Fluoride Allergy Symptoms

Updated April 17, 2017

Allergies affect people in a number of ways. Some people have food allergies, others are allergic to common airborne particles such as pollen and still other individuals are allergic to random, isolated elements. Fluoride is a chemical that few people are allergic, but can be dangerous to someone who is. According to, "1% of people ingesting 1-mg fluoride tablets exhibited allergic/hypersensitive reactions to fluoride."


Fluoride is commonly found in dental products, water and various foods and is harmless to 99 per cent of the population. The 1 per cent of people who are allergic can suffer mild to severe consequences if ingested. An allergic reaction is the body's way of defending itself. In an individual who is allergic to fluoride, the immune system perceives fluoride as a potentially harmful substance. It will produce antibodies and histamine to ward off the substance. This produces common allergic symptoms of water eyes, itchy throat and excessive sneezing.


The specific symptoms of an allergic reaction to fluoride include, but are not limited to: skin rashes, canker sores, upset stomach, head pain, and physical and mental weakness. Some people rarely experience swelling in the face, tongue or lips as a reaction to fluoride.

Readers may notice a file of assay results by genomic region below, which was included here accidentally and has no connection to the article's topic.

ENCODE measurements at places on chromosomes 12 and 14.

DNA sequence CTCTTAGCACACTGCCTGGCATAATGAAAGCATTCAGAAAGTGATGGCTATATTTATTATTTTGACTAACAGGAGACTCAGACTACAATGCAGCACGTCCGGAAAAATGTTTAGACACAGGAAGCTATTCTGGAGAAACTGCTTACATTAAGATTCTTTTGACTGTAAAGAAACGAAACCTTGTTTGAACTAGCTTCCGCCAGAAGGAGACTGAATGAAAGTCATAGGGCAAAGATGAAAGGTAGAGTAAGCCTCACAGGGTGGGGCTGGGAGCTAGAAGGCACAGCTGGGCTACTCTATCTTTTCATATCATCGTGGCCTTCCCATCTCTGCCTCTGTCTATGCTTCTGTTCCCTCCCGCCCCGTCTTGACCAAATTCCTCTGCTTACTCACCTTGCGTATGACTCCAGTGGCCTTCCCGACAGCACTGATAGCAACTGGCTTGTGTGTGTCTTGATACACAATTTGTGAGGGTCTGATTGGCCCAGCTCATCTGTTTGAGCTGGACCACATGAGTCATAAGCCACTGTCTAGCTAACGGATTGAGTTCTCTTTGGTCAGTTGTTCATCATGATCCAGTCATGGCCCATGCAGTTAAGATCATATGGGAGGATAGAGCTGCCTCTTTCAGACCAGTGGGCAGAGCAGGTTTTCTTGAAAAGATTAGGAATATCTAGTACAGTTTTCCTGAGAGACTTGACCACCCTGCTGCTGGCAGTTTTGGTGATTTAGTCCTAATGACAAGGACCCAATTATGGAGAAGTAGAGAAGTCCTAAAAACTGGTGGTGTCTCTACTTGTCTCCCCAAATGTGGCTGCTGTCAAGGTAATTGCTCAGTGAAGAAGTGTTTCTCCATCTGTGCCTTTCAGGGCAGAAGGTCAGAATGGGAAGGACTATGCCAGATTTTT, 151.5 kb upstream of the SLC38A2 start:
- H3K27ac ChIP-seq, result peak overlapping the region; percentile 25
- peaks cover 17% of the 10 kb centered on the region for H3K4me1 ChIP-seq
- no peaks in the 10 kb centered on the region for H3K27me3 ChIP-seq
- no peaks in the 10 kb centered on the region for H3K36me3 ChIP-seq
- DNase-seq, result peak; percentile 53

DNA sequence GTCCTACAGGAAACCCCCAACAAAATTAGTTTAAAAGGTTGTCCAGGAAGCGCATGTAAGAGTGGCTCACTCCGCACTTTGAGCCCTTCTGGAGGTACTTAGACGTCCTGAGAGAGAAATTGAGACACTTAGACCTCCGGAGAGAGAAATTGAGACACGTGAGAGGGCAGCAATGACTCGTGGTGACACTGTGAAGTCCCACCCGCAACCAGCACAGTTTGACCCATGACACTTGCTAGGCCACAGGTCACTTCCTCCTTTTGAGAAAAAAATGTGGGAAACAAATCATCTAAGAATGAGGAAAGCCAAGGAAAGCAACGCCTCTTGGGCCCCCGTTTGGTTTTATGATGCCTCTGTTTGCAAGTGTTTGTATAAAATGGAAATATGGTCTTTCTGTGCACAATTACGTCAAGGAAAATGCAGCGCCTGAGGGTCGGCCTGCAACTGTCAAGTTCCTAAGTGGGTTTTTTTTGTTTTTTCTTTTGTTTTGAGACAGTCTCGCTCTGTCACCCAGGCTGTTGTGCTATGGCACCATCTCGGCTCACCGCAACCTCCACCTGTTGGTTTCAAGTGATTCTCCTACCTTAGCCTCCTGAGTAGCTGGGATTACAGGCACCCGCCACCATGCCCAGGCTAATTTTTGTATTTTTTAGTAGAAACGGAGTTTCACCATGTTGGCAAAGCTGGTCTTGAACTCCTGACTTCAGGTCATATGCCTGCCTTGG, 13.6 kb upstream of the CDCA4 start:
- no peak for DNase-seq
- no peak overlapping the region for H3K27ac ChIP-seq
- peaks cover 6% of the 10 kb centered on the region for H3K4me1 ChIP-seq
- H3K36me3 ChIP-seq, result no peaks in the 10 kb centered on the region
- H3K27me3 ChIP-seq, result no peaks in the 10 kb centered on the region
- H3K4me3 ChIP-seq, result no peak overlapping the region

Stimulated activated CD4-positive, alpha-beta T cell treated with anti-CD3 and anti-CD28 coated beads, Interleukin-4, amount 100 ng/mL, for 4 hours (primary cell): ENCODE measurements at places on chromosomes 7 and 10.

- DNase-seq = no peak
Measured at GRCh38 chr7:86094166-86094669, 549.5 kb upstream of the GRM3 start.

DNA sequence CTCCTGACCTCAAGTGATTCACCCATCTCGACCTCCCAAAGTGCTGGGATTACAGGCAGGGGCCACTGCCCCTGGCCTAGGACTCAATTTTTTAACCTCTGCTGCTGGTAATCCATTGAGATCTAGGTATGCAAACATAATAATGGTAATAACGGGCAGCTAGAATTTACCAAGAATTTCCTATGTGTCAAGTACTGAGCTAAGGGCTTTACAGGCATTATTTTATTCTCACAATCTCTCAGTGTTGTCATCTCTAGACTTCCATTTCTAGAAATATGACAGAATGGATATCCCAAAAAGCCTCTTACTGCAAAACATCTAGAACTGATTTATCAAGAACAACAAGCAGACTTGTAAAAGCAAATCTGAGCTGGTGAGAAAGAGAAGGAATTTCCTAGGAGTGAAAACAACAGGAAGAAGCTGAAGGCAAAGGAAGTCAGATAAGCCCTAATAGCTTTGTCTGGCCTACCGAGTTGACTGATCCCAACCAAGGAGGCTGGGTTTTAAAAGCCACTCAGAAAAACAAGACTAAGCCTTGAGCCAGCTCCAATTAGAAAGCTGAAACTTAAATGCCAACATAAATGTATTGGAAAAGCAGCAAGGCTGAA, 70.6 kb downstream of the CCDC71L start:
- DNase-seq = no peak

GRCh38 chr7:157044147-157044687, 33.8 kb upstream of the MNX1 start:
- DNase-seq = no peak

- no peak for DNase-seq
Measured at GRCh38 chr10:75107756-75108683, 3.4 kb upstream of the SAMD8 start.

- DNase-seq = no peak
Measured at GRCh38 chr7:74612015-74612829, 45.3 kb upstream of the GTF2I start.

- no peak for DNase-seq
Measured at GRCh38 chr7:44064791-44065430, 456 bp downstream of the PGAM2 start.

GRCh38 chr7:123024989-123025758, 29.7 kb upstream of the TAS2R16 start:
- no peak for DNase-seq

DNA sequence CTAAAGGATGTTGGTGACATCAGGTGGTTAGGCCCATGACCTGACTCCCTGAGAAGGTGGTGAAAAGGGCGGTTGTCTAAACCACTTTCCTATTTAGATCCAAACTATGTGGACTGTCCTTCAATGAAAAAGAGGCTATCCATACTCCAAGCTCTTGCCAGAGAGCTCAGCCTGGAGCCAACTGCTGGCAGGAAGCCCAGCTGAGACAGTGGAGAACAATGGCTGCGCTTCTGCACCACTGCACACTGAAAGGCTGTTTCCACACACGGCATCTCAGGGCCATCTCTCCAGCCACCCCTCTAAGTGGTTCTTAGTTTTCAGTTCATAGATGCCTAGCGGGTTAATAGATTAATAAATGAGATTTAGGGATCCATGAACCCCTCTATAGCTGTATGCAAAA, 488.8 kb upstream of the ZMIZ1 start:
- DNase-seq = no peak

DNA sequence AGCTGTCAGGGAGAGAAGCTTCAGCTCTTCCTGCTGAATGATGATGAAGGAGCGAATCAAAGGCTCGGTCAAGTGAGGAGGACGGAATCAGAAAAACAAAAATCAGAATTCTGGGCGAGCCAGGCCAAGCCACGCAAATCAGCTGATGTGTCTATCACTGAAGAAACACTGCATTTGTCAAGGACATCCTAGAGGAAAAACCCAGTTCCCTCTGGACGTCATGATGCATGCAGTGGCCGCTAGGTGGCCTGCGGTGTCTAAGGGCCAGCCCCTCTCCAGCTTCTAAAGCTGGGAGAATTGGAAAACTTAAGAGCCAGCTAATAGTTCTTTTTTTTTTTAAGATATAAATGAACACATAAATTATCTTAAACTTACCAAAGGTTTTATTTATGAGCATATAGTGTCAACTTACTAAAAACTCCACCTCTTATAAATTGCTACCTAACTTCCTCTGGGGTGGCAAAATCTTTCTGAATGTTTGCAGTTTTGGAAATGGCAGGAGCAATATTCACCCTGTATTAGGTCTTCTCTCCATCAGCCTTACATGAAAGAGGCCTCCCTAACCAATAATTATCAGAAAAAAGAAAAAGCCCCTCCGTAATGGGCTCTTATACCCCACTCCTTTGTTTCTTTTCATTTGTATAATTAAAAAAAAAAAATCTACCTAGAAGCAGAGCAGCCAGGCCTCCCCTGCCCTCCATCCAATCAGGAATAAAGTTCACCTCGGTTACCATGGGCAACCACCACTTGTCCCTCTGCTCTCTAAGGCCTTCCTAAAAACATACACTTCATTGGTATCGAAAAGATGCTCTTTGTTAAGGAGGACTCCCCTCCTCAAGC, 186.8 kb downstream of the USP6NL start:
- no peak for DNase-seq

The most-common treatment for a fluoride allergic reaction is to take an over-the-counter antihistamine. The most common antihistamine for treating allergic reactions is diphenhydramine, more commonly known as benadryl. The medication should begin relieving the symptoms within 15 minutes. If the symptoms persist more than one hour after taking diphenhydramine, see a medical professional immediately. Prescription drugs may be needed.


The best way to prevent an allergic reaction to fluoride is to educate yourself on the products that contain fluoride. Avoid tap water and buy either distilled or reverse-osmosis bottled water that does not have fluoride as an additive. Some of the most-common foods and beverages with high levels of fluoride are: processed cereals, bottled juices, sodas, fish and processed chicken. Eat organic and 100 per cent natural foods to avoid fluoride additives in food and beverage.


The most severe reaction to fluoride is anaphylactic shock. Anaphylactic shock is an extreme reaction where the body experiences shock and begins to shut down. Someone experiencing anaphylactic shock is in danger of passing out, loosing his or her breath and even experiencing a seizure. Anaphylactic shock is a serious reaction and needs to be addressed immediately by calling 9-1-1.

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About the Author

Joey Papa lives in the Tampa Bay area, and has four years of experience as a professional copywriter. His years of experience and a bachelor's degree in communications from Oral Roberts University, provide him with creativity, technique and a comprehensive viewpoint to complete a wide array of writing styles.